By Lia Chang
Tony Award winning playwright David Henry Hwang urged graduates at Suny Purchase College to resist what he called the “absurd notion that everything in our world can be reduced to how much money it makes.”
“We can continue to value the intangible.” he said.
Hwang made his remarks after receiving an honorary degree from SUNY Purchase College for his accomplishments as a playwright, librettist, and screenwriter at the 43nd annual commencement ceremony in May at the Westchester County Center in White Plains, NY.
More than 1,100 students from 14 countries received degrees representing dozens of majors. In addition to Hwang, other outstanding leaders honored by SUNY Purchase College included PepsiCo chair and CEO Indra Nooyi and Debora Spar, president of Barnard College, while sound artist Stephen Vitiello (’86) received the Distinguished Alumni Award.
Hwang has been described by the New York Times as “a true original” and by Time magazine as “the most important dramatist of American public life since Arthur Miller.” In addition to winning the Tony Award, Hwang is a three-time nominee, a three-time Obie Award winner, a Drama Desk Award winner, an Outer Critics Circle Award winner, a John Gassner Playwriting Award winner, a two-time Finalist for the Pulitzer Prize, and The Deutsche Grammofone recording of his libretto for Ainadamar won two Grammy Awards.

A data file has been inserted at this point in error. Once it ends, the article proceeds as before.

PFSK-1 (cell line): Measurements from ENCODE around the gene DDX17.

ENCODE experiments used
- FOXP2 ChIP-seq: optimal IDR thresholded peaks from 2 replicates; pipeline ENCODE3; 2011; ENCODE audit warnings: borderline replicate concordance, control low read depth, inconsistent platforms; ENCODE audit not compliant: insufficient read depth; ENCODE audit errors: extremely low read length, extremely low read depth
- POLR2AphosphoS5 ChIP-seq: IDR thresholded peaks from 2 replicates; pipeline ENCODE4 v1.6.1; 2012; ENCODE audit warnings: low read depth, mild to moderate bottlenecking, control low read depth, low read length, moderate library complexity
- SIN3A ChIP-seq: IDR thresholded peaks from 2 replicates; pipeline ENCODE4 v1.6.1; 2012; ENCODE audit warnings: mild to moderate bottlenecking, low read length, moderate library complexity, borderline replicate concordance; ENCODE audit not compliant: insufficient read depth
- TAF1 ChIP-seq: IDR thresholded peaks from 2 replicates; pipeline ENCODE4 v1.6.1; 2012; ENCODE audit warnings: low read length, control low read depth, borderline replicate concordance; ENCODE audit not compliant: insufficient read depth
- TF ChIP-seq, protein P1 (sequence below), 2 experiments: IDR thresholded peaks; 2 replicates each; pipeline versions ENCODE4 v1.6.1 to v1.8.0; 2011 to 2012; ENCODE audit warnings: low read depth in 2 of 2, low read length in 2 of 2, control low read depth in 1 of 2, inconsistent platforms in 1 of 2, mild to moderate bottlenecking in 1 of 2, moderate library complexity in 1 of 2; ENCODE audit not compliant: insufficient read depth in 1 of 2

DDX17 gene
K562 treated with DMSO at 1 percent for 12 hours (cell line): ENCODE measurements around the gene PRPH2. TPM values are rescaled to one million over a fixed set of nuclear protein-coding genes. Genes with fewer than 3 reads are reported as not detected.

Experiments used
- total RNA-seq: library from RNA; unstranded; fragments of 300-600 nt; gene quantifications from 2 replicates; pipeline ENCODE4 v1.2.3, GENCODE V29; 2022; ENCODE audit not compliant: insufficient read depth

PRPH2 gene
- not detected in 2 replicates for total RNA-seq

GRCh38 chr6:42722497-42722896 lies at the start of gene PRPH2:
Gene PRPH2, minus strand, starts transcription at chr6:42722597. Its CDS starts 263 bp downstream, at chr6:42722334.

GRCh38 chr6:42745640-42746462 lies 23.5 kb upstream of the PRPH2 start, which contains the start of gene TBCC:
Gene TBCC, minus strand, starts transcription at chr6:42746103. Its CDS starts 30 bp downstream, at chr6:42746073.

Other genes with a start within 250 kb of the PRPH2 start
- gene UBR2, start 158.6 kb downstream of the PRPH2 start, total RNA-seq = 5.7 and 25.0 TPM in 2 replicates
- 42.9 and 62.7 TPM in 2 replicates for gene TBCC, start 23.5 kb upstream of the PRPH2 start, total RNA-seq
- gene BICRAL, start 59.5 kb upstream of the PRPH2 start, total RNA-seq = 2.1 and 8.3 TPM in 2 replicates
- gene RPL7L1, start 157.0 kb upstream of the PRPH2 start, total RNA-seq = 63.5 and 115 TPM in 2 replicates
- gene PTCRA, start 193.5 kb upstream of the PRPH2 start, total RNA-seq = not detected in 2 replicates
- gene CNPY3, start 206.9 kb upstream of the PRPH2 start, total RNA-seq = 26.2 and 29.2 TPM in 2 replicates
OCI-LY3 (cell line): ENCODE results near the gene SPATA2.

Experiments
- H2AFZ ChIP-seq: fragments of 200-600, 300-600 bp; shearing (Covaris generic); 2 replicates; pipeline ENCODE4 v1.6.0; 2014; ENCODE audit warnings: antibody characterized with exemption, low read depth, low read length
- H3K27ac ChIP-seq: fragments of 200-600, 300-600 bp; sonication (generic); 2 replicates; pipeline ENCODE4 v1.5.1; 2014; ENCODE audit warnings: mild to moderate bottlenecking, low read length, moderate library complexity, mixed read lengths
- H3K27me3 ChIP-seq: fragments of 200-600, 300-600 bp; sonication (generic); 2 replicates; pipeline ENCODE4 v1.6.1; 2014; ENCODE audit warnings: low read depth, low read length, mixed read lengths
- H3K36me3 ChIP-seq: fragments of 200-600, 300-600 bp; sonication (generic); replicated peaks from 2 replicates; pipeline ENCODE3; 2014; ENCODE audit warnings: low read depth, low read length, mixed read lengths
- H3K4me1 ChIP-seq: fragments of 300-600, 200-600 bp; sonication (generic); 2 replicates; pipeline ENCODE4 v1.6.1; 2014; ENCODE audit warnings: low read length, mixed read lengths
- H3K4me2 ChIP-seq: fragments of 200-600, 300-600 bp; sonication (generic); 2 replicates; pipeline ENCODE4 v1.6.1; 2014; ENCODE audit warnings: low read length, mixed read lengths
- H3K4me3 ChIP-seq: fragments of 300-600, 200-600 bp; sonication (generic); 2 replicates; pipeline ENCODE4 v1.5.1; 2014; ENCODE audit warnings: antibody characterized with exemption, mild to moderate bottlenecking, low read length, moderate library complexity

SUNY Purchase said about Hwang, “Your wide breadth of production and your ability to apply your talents across disciplines resonates deeply at Purchase College. The creativity, innovation and exploration that define your professional life warrant our respect and admiration.”
Click here for SUNY Purchase’s statement about David Henry Hwang.
David Henry Hwang made the following remarks at the SUNY Purchase College 43nd annual commencement ceremony on May 15th at the Westchester County Center in White Plains, NY.
Congratulations! I’m so happy and grateful to join your celebration – particularly, at a college where almost half of you are graduating in the performing and visual arts – an institution whose theatre school, by the way, was only called the best in America by the Princeton Review. So I know I’m among artists, creative thinkers, and friends.